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Inhaling microplastics

We are breathing in 100 times more microplastics in our homes than previously estimated
Inhaling Microplastics

As COP26 continues this week, Good Morning Britain (GMB), in partnership with the University of Portsmouth, has embarked on a groundbreaking investigation into microplastics.

For the very first time, the exclusive research looks at exactly what is in the air that we’re breathing in our homes and what impact that may be having on our health.
According to Professor Anoop Jivan Chauhan MBE, Respiratory Specialist and Director of Research and Innovation at Portsmouth Hospitals University NHS Trust, the results are 100 times higher than any other academic research has previously predicted.

‘Like most families in the UK, I like to think we are doing our bit at home to reduce the use of plastics in our everyday lives so I was intrigued to take part in this world-first experiment.
‘I never dreamed the result would be that my young children and I are breathing in up to 7,000 microplastics each day. I really hope this research can help shine a light on such an important topic for us all.’

Reporter, Good Morning Britain

Microplastics in the home

On 12 October 2021, GMB reporter Michelle Morrison invited Dr Fay Couceiro, Reader in Environmental Pollution at the University of Portsmouth, into her home for the day.

New technology allowed Fay to measure the very small, breathable microplastics from the indoor air for the first time. Samples were taken from the kitchen, Michelle’s bedroom and the bedroom of her eight-year-old daughter and five-year-old son.

‘This unique study shows very high levels of microplastics in our homes and the data uncovered is really quite shocking. 

‘Potentially we each inhale or swallow up to 1.8 million microplastics every year and once in the body, it’s hard to imagine they’re not doing irreversible damage. There can be no health benefits of inhaling microplastics; they’re dangerous and we need more research like this to fully understand how they can harm our bodies.
‘To date, the bulk of research has centred around pollutants outside of the home such as car emissions but as this initiative proves, it’s essential we widen our focus on the dangers in our homes.’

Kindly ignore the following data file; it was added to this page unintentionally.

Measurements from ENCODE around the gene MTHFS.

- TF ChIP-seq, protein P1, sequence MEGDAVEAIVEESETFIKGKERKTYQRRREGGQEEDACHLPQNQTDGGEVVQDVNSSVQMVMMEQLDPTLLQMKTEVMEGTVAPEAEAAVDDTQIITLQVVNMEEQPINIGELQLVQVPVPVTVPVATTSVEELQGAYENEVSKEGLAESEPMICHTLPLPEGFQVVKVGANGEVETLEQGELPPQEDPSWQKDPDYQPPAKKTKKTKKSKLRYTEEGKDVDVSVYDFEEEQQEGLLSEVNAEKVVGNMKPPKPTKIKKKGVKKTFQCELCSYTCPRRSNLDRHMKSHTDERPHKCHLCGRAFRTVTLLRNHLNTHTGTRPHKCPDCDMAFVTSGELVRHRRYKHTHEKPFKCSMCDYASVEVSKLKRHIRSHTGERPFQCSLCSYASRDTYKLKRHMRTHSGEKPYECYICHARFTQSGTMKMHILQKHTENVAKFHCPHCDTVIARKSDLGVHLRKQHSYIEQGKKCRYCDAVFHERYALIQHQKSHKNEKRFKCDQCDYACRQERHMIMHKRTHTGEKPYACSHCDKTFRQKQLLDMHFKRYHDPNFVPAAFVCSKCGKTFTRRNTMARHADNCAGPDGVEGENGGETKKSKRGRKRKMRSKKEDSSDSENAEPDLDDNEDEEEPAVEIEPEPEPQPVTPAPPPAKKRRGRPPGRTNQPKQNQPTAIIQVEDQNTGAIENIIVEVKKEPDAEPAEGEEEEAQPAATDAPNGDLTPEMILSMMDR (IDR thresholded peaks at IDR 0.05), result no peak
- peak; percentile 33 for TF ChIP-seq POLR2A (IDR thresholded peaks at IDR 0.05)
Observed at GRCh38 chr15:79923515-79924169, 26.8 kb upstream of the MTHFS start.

Respiratory Specialist and Director of Research and Innovation at Portsmouth Hospitals University NHS Trust

7,000 microplastics per day

During the testing phase, Michelle was cooking in the kitchen and in her bedroom she was sorting her clothes into plastic and non-plastic piles, which revealed three-quarters of her wardrobe contained plastics such as polyester and nylon. In the children’s bedrooms they were play-fighting with soft toys.

The highest volume of microplastics was found in Michelle’s daughter’s bedroom due to the carpets, non-cotton bed linen and soft toys. This reading helped to demonstrate that each member of the family is likely to be breathing in between 2,000 and 7,000 microplastics per day.
If we think of this as a visual height chart, then over the course of one year this is the equivalent of two giraffes standing on top of each other (12.69 metres). Over a lifetime, this would equate to a height taller than the Eiffel Tower (363 metres) at a minimum and at a maximum, almost the height of Snowdon (1,019 metres).
Professor Chauhan, one of the leading respiratory medics in the country, is concerned about the quantities of microplastics reaching our lungs.

Aside from the damage being done to the environment, the next natural question following this discovery is just what microplastics are doing to our bodies when they have been inhaled and ingested into our bloodstreams and organs.

‘Plastic is not just a pollution crisis. It is a human health crisis. Two weeks ago, I was at the Plastic Health Summit, a convening of global doctors, scientists and toxicologists all working on the irrefutable proof that plastic toxins are extremely harmful to human health, especially to babies and children. Plastic toxins are now found in the placenta and even in unborn babies throughout pregnancy. Newborns have twice as much plastic in their poop than adults.

‘We think we may be helping the plastic crisis by popping our plastic in the right bin but plastic is so insidiously embedded in our entire world – 70% of our clothing, in our carpets; our bedding; the paint on our walls – it is impossible to escape.

‘And it’s not just the forever toxins. If the plastic industry were a country, it would be the fifth biggest emitter of greenhouse gases in the world. And yet plastic was not even on the agenda at COP26. It is the last gasp of a dying fossil fuel industry, predicted to treble by 2040. For the health of our planet and our children, we must urgently turn off the plastic tap.’

A Plastic Planet co-founder

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